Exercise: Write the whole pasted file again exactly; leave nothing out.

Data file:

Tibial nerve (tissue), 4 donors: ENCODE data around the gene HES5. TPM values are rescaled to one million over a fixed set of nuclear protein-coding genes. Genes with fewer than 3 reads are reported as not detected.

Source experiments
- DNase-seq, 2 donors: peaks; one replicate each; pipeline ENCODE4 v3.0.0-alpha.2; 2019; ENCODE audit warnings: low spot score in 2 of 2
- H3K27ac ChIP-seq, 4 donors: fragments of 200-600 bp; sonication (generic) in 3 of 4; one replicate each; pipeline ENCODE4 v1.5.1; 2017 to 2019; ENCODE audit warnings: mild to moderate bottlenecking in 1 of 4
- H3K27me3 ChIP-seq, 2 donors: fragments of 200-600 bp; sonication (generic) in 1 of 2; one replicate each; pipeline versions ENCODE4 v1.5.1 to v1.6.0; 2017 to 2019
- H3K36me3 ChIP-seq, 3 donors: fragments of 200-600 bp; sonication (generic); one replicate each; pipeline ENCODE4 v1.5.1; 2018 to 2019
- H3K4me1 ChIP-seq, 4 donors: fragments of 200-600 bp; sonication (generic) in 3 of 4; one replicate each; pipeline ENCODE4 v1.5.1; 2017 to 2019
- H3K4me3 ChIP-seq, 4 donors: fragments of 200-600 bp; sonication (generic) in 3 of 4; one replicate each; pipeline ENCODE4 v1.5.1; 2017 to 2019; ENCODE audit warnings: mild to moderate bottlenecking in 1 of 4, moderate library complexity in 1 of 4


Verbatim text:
Tibial nerve (tissue), 4 donors: ENCODE data around the gene HES5. TPM values are rescaled to one million over a fixed set of nuclear protein-coding genes. Genes with fewer than 3 reads are reported as not detected.

Source experiments
- DNase-seq, 2 donors: peaks; one replicate each; pipeline ENCODE4 v3.0.0-alpha.2; 2019; ENCODE audit warnings: low spot score in 2 of 2
- H3K27ac ChIP-seq, 4 donors: fragments of 200-600 bp; sonication (generic) in 3 of 4; one replicate each; pipeline ENCODE4 v1.5.1; 2017 to 2019; ENCODE audit warnings: mild to moderate bottlenecking in 1 of 4
- H3K27me3 ChIP-seq, 2 donors: fragments of 200-600 bp; sonication (generic) in 1 of 2; one replicate each; pipeline versions ENCODE4 v1.5.1 to v1.6.0; 2017 to 2019
- H3K36me3 ChIP-seq, 3 donors: fragments of 200-600 bp; sonication (generic); one replicate each; pipeline ENCODE4 v1.5.1; 2018 to 2019
- H3K4me1 ChIP-seq, 4 donors: fragments of 200-600 bp; sonication (generic) in 3 of 4; one replicate each; pipeline ENCODE4 v1.5.1; 2017 to 2019
- H3K4me3 ChIP-seq, 4 donors: fragments of 200-600 bp; sonication (generic) in 3 of 4; one replicate each; pipeline ENCODE4 v1.5.1; 2017 to 2019; ENCODE audit warnings: mild to moderate bottlenecking in 1 of 4, moderate library complexity in 1 of 4